The entire package is available for $42 for museum members, $45 for adult non-members. A limited number of $8 day-of-event tickets may be available at 7:25 p.m. for $8, cash or check only.

The Seattle Art Museum is at 1300 First Avenue. For tickets, visit, or for more information, phone 206-654-3100.

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The MGM Blogathon: ‘The Gay Bride’ (1934), plus Carole the Metro guest

Posted by vp19 on 2014.06.28 at 09:39
Current mood: contemplativecontemplative

For someone who starred in all of one film for Metro-Goldwyn-Mayer, Carole Lombard (shown in a portrait for said film) had quite a bit to do with the magic factory in Culver City. But before we explore that part of the topic, let’s examine that one film as part of this weekend’s MGM Blogathon from Silver Scenes (

The film was called “The Gay Bride,” and one wonders what a movie made today bearing that title might entail. (A story of human rights? A comedy about undercover lesbianism?) Whatever, the title didn’t have the same meaning in 1934 that it would have today; in fact, the project originally didn’t bear that title at all.

The film, adapted from a Charles Francis Coe short story in the Saturday Evening Post, initially was to be called “Repeal,” after the end of Prohibition in late 1933:

But as 1934 rolled on into its second half and the end of the pre-Code era, such a title lost a lot of its fizz, and so MGM instead focused on the lead character — a woman who marries mobster after mobster, collecting their insurance after each is rubbed out. The copy for a herald describes it as “Mary, Mary…mercenary! Her coat of arms was a chisel and a wedding ring.”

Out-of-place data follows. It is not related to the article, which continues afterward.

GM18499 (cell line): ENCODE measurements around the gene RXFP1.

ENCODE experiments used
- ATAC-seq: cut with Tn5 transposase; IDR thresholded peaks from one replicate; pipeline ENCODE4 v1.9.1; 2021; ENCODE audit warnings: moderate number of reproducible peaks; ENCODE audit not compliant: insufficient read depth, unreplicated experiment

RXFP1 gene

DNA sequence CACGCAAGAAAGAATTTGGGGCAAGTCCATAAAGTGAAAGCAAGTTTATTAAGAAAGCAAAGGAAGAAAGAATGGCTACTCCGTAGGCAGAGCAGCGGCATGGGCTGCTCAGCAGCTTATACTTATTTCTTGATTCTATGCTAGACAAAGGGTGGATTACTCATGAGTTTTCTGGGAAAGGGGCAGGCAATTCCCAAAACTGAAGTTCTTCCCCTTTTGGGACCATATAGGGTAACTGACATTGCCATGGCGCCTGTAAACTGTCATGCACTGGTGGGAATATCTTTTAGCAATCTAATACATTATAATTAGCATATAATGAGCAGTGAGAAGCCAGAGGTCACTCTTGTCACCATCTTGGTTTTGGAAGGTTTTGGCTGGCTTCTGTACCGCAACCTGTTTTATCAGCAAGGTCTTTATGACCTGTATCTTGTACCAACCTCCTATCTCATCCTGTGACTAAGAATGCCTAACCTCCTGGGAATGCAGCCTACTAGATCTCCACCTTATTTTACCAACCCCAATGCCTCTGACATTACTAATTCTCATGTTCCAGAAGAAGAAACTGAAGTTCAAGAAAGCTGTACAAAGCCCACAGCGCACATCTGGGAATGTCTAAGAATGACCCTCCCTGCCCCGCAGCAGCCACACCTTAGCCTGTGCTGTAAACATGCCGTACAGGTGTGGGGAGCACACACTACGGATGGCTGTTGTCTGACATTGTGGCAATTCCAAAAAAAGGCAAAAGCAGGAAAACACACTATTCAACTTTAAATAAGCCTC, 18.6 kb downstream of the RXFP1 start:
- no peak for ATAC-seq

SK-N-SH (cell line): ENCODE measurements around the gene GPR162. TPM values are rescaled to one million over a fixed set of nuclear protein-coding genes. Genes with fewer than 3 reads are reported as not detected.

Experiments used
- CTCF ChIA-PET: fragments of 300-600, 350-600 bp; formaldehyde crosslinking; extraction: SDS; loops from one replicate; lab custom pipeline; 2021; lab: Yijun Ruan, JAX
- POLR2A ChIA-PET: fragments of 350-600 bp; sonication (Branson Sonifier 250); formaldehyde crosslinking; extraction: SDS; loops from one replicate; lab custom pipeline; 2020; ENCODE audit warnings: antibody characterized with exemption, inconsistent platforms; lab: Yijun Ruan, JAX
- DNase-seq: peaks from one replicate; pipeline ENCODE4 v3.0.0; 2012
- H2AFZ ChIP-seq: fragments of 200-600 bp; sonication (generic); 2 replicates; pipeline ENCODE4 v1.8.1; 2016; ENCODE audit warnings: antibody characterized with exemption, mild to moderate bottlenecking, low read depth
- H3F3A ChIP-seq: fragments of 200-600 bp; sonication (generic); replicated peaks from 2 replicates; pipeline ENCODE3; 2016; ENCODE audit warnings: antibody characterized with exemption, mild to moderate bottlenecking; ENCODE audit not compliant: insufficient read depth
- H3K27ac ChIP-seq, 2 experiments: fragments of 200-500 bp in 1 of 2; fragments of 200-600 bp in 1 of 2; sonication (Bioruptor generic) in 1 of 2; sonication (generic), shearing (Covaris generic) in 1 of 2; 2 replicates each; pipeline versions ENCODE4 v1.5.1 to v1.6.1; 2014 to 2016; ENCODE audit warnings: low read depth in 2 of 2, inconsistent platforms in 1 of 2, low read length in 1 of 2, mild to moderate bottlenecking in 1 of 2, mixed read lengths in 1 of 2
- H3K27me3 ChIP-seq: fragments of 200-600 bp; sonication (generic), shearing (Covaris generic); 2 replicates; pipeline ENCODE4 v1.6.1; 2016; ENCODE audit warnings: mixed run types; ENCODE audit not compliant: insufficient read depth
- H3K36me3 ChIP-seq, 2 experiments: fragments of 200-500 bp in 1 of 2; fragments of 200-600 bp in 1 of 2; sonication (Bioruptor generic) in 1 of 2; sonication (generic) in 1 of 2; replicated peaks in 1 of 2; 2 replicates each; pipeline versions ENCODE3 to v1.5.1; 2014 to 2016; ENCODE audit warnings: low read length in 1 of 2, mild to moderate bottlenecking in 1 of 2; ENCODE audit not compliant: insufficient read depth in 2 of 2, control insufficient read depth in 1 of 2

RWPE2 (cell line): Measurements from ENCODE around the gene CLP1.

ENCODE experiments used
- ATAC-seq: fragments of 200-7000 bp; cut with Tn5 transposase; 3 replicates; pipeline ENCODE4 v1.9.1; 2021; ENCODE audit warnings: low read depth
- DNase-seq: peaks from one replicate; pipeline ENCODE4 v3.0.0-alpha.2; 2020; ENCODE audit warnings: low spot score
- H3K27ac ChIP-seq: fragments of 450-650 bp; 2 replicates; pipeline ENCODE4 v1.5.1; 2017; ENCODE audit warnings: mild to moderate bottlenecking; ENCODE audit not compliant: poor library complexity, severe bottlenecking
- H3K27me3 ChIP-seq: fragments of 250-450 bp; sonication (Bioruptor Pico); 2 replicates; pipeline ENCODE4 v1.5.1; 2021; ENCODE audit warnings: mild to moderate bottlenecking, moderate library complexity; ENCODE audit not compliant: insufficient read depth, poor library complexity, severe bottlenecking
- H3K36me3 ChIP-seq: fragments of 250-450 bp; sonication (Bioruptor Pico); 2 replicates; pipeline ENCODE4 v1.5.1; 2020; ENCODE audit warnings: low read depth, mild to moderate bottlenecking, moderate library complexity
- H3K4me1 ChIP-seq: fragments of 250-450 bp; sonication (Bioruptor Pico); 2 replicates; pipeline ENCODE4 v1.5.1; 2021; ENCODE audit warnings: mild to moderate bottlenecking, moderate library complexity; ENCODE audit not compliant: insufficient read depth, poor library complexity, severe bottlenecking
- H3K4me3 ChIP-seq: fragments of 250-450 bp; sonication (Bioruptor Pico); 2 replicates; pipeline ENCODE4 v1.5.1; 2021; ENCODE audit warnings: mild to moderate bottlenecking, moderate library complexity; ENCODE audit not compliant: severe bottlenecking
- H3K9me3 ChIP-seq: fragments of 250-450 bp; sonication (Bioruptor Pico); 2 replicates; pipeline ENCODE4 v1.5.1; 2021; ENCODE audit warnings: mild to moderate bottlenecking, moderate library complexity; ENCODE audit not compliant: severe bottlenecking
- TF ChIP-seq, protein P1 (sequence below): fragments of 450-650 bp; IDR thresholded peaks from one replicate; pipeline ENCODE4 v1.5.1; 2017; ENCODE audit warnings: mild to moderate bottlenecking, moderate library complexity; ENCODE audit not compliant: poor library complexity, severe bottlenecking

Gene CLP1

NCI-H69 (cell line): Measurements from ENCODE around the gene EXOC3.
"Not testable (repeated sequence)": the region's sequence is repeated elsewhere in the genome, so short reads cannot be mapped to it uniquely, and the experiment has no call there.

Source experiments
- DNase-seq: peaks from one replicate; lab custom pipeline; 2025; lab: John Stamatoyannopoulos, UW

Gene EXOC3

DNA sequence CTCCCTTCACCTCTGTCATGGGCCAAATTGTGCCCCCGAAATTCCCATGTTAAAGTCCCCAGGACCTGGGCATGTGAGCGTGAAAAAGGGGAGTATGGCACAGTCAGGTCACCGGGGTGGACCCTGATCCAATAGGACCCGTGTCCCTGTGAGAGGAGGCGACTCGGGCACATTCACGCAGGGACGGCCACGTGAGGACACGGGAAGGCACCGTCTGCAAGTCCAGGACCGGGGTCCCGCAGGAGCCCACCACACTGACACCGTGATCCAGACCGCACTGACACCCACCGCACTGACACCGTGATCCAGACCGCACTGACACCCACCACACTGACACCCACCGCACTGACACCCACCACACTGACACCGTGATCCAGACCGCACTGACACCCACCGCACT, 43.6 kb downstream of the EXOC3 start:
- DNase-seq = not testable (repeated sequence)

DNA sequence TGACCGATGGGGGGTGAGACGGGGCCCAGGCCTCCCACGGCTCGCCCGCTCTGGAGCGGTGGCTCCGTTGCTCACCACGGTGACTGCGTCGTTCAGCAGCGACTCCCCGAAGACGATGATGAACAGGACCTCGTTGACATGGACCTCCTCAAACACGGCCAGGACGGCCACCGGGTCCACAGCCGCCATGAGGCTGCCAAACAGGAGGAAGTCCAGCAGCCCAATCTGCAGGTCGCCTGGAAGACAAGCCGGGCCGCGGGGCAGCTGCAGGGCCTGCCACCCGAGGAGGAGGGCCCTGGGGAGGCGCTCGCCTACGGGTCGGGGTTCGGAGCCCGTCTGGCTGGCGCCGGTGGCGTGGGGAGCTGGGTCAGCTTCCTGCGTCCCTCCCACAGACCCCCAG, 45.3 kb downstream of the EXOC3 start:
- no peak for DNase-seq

By 1934, Lombard (who earlier in her career had been loath to loanouts, going so far as to reject a project at Warners that became the James Cagney-Loretta Young hit “Taxi!”) enjoyed temporarily leaving her home base of Paramount — especially since Columbia not only gave her better material, but knew how to use her better than Paramount did. If Columbia, which but a few years earlier was barely a step up from Poverty Row, had such power, imagine what MGM could do? And might it even lead to mighty Metro buying her contract from struggling Paramount?

There were just two things Carole didn’t notice as she began the project with director Jack Conway and leading man Chester Morris (who’d held similar honors in the 1932 Paramount vehicle “Sinners In The Sun”). First, MGM really wasn’t welcoming Lombard as a potential new star in its stable; Jean Harlow gave it sufficient blonde star power, and despite her success in “Twentieth Century” earlier in the year, Carole still wasn’t primarily identified with comedy, much less the sophisticated kind.

Second, MGM was slumming a bit with “The Gay Bride,” the sort of tough comedy Warners could have done in its sleep in pre-Code days. (It’s easy to imagine Joan Blondell or Glenda Farrell in the Lombard role, probably in a grittier milieu.) Yes, Metro’s high production values were on display, but that was true for all its features.

So as production continued, Lombard (shown with Zasu Pitts) likely came to learn, if she hadn’t already, that she was working on a programmer and little more. In addition to Pitts, the reliable Nat Pendleton provided comedic support, but at times Carole probably felt as uncomfortable as her character was in this still:

Nevertheless, the New York Times review of Dec. 19, 1934 was for the most part approving ( Despite that, “The Gay Bride” did middling business, and one doubts MGM brass gave it much of a push since its lead wasn’t one of its stars. (However, according to Film Daily in early 1935, Loew’s State in New Orleans handed out “Chiseler’s Club Cards” to patrons in honor of Carole’s gold-digging character.)